PAGA – Private Attorney’s General Act

24 Mar Will the court will award attorney’s fees in an unpaid overtime case if an employer is in clear violation?

It is complicated because many violations have their own rules about being able to get attorney fees. Let’s take overtime, for instance: A benefit of California law and overtime claims is that it has a one-way fee shifting provision. If you’re an employee who is not getting paid overtime and you sue and win, you may be able to get attorney fees against your employer. If you lose and don’t get anything, your employer cannot go after you for attorney fees. The idea behind the one-way fee shifting provision is that there is a public policy in place that employees should get paid for the work that they have performed, and they should get paid the amount that the law requires workers to be paid for the work that they’ve performed. If the employer could go after them for attorney fees, then employees would be scared to hold their employers accountable. There is also something called the Private Attorney General Act or PAGA. PAGA basically deputizes citizens to recover penalties on behalf of the state of California. If you win, you can keep 75% of the penalties, and you pay the state 25% of the penalties that you recover. It covers may types of claim under the labor code including overtime and minimum wage. In any type of claim that may not provide for attorney’s fees on its’ own, the Private Attorney General Act would step in and entitle you to attorney fees. If you believe that your employer has violated the California Labor Code, contact an employment lawyer today at the Khadder Law Firm for a free initial consultation....

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28 Feb Employment Disputes and Enforcement of a Mandatory Arbitration Clause

There are some exceptions to what can be forced into arbitration. One exception for now is representative actions under the Private Attorney’s General Act or PAGA. PAGA is a California law that basically deputizes individuals to seek penalties against employers that violate the California labor code. There are a few other minor exceptions, all within the State context. It is a little more complicated in the Federal context due to certain executive actions by the President. But, in the context of the state of California, it depends on what the arbitration agreement says. Most arbitration agreements are so broad that they include almost any kind of claim that can be forced into arbitration, and it doesn’t matter how egregious the conduct of the employer is; if there is an agreement between the employer and employee to arbitrate that type of claim, and there almost always is, then it can still be forced into arbitration. In that scenario, there is no way to get out of the arbitration agreement unless there is actually something unconscionable with the arbitration agreement itself. In terms of the types of claims or how egregious the claims are, it doesn’t really have an impact upon whether or not an employee will be forced to enter arbitration. If you are presented with an arbitration agreement by your employer, or if you have already signed an arbitration agreement and have a legal claim against your employer, contact an employment lawyer today at the Khadder Law Firm for a free initial consultation....

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12 Dec What if I’m afraid of making the overtime claim because I might lose my job?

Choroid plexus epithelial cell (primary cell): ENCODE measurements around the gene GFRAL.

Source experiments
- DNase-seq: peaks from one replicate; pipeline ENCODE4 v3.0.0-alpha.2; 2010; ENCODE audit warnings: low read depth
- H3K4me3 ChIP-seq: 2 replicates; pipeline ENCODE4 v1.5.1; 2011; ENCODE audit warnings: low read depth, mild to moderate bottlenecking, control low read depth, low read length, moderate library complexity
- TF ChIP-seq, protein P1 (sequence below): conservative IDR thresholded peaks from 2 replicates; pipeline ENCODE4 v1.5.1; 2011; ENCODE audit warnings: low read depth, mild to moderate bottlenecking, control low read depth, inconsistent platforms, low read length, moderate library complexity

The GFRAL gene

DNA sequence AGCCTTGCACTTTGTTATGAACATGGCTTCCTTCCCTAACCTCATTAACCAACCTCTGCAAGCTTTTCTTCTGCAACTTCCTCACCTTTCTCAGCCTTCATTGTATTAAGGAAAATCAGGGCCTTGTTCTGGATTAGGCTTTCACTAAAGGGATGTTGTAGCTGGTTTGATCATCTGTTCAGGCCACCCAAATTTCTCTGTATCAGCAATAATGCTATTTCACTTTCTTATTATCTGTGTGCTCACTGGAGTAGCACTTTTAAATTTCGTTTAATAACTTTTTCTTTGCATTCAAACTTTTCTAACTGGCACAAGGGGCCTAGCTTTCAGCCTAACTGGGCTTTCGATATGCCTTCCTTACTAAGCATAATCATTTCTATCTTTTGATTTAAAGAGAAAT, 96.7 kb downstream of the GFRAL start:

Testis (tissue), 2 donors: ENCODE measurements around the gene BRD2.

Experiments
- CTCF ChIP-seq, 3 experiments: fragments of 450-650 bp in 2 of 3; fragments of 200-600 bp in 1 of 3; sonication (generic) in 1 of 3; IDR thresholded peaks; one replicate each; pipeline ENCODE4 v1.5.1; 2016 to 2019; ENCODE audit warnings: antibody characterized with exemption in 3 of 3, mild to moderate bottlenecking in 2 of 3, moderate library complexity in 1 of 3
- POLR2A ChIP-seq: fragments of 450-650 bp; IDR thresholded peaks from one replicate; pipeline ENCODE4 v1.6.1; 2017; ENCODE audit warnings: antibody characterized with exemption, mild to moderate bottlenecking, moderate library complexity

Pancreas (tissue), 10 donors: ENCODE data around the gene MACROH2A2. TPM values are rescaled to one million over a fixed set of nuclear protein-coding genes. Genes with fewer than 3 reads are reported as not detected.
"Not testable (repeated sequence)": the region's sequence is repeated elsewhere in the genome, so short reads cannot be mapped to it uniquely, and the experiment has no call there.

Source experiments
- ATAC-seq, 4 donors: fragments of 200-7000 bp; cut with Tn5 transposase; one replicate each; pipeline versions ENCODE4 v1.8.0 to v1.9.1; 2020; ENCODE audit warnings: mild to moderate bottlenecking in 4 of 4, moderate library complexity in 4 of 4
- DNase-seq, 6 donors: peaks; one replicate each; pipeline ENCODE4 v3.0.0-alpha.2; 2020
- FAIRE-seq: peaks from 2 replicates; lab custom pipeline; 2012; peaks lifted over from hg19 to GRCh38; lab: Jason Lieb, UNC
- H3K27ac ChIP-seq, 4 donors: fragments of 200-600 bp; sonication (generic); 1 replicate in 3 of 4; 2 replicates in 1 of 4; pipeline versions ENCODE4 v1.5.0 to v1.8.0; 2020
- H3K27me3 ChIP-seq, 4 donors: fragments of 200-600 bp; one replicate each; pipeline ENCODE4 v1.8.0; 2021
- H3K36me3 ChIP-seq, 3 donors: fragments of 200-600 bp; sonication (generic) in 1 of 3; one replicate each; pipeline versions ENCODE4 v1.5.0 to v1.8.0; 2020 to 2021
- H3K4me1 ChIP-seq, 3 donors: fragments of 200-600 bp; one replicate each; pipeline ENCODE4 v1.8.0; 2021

This is a legitimate concern that many employees have, and unfortunately, there is no perfect protection against an employee who seeks to enforce their rights to overtime and other pay laws. The good news is that California law prohibits retaliation against an employee who asserts their rights under the wage and hour laws. California labor code 1102.5 (see below) is a particularly powerful tool for going after employers that retaliate against you for asserting your rights under the labor code. There are other provisions in the labor code that also prohibit retaliation, and provide that the person can sue on those claims, but labor code section 1102.5 is the most commonly used. In addition, because Section 1102.5 falls within the California labor code, an employee may also be able to sue under the Private Attorney General Act and recover attorney’s fees for any retaliation that he or she experienced because they sue to enforce their rights to overtime pay. < California Labor Code 1102.5 > Labor Code - LAB DIVISION 2. EMPLOYMENT REGULATION AND SUPERVISION [200 - 2699.5]  ( Division 2 enacted by Stats. 1937, Ch. 90. ) PART 3. PRIVILEGES AND IMMUNITIES [920 - 1138.5]  ( Part 3 enacted by Stats. 1937, Ch. 90. ) CHAPTER 5. Political Affiliations [1101 - 1106]  ( Chapter 5 enacted by Stats. 1937, Ch. 90. ) 1102.5. (a) An employer, or any person acting on behalf of the employer, shall not make, adopt, or enforce any rule, regulation, or policy preventing an employee from disclosing information to a government or law enforcement agency, to a person with authority over the employee, or to another employee who has authority to investigate, discover, or correct the violation or noncompliance, or from providing information to, or testifying before, any public body conducting an investigation, hearing, or inquiry, if the employee has reasonable cause to believe that the information discloses a violation of state or federal statute, or a violation of or noncompliance with a local, state, or federal rule or regulation, regardless of whether disclosing the information is part of the employee’s job duties. (b) An employer, or any person acting on behalf of the employer, shall not retaliate against an employee for disclosing information, or because the employer believes that the employee disclosed or may disclose information, to a government or law enforcement agency, to a person with authority over the employee or another employee who has the authority to investigate, discover, or correct the violation or noncompliance, or for providing information to, or testifying before, any public body conducting an investigation, hearing, or inquiry, if the employee has reasonable cause to believe that the information discloses a violation of state or federal statute, or a violation of or noncompliance with a local, state, or federal rule or regulation, regardless of whether disclosing the information is part of the employee’s job duties. (c) An employer, or any person acting on behalf of the employer, shall not retaliate against an employee for refusing to participate in an activity that would result in a violation of state or federal statute, or a violation of or noncompliance with a local, state, or federal rule or regulation. (d) An employer, or any person acting on behalf of the employer, shall not retaliate against an employee for having exercised his or her rights under subdivision (a), (b), or (c) in any former employment. (e) A report made by an employee of a government agency to his or her employer is a disclosure of information to a government or law enforcement agency pursuant to subdivisions (a) and (b). (f) In addition to other penalties, an employer that is a corporation or limited liability company is liable for a civil penalty not exceeding ten thousand dollars ($10,000) for each violation of this section. (g) This section does not apply to rules, regulations, or policies that implement, or to actions by employers against employees who violate, the confidentiality of the lawyer-client privilege of Article 3 (commencing with Section 950) of, or the physician-patient privilege of Article 6 (commencing with Section 990) of, Chapter 4 of Division 8 of the Evidence Code, or trade secret information. (h) An employer, or a person acting on behalf of the employer, shall not retaliate against an employee because the employee is a family member of a person who has, or is perceived to have, engaged in any acts protected by this section. (i) For purposes of this section, “employer” or “a person acting on behalf of the employer” includes, but is not limited to, a client employer as defined in paragraph (1) of subdivision (a) of Section 2810.3 and an employer listed in subdivision (b) of Section 6400. (Amended by Stats. 2015, Ch. 792, Sec. 2. Effective January 1, 2016.) If your employer has retaliated against you for making an overtime claim, contact an employment lawyer today at the Khadder Law Firm for a free initial consultation....